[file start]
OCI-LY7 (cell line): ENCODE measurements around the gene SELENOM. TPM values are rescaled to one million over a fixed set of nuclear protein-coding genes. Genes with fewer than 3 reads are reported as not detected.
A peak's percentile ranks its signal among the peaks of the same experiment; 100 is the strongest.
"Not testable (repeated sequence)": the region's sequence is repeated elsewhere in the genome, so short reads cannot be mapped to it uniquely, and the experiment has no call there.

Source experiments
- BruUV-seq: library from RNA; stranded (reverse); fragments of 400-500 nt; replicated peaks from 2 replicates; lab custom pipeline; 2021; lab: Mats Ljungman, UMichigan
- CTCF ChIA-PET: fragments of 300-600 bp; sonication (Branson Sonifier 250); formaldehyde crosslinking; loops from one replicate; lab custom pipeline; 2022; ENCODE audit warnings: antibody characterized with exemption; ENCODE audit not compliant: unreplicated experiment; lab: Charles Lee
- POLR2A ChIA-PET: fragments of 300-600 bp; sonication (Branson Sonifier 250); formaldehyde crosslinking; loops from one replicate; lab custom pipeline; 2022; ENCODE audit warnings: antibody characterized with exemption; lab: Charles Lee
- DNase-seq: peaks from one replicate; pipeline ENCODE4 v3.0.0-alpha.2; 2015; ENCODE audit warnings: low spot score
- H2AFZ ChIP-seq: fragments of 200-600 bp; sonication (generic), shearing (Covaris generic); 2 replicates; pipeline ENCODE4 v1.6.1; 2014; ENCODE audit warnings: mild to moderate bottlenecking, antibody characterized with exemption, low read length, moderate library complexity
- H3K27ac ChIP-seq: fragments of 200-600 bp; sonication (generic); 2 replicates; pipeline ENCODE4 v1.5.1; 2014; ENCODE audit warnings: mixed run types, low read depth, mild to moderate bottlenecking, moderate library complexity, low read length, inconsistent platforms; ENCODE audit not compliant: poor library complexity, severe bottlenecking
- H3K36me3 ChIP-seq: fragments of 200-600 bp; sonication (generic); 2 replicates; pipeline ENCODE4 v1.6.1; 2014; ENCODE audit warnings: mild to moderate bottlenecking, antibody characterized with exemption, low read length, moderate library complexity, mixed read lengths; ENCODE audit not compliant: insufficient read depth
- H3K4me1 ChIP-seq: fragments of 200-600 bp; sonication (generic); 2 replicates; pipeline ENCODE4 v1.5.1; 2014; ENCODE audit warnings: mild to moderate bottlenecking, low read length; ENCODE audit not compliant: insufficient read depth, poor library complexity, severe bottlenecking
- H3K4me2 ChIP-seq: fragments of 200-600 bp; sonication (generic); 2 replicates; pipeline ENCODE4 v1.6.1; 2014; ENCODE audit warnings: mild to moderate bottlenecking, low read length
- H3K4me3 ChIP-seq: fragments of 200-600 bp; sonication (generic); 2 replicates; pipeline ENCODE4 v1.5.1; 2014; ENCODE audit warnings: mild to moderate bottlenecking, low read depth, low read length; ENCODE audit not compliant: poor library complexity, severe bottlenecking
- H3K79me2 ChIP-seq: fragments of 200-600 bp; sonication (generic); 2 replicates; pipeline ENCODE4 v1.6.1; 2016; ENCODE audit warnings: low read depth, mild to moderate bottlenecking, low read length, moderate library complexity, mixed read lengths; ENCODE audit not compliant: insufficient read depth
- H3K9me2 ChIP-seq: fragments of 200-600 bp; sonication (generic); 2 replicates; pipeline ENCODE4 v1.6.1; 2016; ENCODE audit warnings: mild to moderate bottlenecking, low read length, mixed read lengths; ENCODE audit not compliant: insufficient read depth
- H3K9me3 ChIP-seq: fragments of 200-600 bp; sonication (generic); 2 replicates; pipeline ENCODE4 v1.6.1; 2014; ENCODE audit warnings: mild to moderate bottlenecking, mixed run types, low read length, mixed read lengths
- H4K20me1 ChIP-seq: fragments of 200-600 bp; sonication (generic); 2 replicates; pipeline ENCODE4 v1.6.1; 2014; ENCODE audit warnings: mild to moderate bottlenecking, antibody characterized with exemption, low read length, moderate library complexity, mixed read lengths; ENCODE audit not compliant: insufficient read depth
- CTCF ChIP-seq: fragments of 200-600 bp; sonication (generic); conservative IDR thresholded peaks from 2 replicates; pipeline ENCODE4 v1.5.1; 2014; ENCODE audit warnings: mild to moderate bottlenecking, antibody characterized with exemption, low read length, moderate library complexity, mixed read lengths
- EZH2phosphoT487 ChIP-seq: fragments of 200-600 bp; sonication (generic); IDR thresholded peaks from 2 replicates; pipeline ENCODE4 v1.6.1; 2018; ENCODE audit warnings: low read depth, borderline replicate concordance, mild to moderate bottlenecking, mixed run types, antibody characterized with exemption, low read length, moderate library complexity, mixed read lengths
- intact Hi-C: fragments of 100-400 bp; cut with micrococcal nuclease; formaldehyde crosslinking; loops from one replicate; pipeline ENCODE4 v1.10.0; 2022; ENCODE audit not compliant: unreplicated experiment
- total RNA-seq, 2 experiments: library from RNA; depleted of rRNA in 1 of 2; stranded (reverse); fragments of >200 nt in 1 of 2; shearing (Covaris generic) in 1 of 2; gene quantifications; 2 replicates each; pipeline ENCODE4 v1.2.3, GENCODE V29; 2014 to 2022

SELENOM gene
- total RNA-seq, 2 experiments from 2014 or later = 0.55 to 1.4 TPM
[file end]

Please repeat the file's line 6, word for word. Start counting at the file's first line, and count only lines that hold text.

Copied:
- CTCF ChIA-PET: fragments of 300-600 bp; sonication (Branson Sonifier 250); formaldehyde crosslinking; loops from one replicate; lab custom pipeline; 2022; ENCODE audit warnings: antibody characterized with exemption; ENCODE audit not compliant: unreplicated experiment; lab: Charles Lee